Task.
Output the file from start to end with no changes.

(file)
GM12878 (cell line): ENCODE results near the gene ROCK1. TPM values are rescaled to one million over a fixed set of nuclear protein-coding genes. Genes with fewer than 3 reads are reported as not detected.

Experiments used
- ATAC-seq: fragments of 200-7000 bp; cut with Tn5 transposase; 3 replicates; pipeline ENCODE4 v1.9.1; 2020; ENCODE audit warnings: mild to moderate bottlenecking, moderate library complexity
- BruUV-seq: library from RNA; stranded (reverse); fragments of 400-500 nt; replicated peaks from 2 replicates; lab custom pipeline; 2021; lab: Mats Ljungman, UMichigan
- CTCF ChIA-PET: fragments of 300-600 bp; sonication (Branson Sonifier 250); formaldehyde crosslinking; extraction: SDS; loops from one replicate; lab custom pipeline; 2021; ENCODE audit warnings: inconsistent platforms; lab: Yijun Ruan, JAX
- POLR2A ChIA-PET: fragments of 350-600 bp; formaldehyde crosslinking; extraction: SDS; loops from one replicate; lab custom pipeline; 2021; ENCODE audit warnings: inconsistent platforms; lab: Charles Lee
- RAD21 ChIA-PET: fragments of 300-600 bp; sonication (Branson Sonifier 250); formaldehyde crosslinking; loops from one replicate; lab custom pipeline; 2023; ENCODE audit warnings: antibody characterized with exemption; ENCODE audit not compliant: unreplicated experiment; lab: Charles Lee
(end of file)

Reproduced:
GM12878 (cell line): ENCODE results near the gene ROCK1. TPM values are rescaled to one million over a fixed set of nuclear protein-coding genes. Genes with fewer than 3 reads are reported as not detected.

Experiments used
- ATAC-seq: fragments of 200-7000 bp; cut with Tn5 transposase; 3 replicates; pipeline ENCODE4 v1.9.1; 2020; ENCODE audit warnings: mild to moderate bottlenecking, moderate library complexity
- BruUV-seq: library from RNA; stranded (reverse); fragments of 400-500 nt; replicated peaks from 2 replicates; lab custom pipeline; 2021; lab: Mats Ljungman, UMichigan
- CTCF ChIA-PET: fragments of 300-600 bp; sonication (Branson Sonifier 250); formaldehyde crosslinking; extraction: SDS; loops from one replicate; lab custom pipeline; 2021; ENCODE audit warnings: inconsistent platforms; lab: Yijun Ruan, JAX
- POLR2A ChIA-PET: fragments of 350-600 bp; formaldehyde crosslinking; extraction: SDS; loops from one replicate; lab custom pipeline; 2021; ENCODE audit warnings: inconsistent platforms; lab: Charles Lee
- RAD21 ChIA-PET: fragments of 300-600 bp; sonication (Branson Sonifier 250); formaldehyde crosslinking; loops from one replicate; lab custom pipeline; 2023; ENCODE audit warnings: antibody characterized with exemption; ENCODE audit not compliant: unreplicated experiment; lab: Charles Lee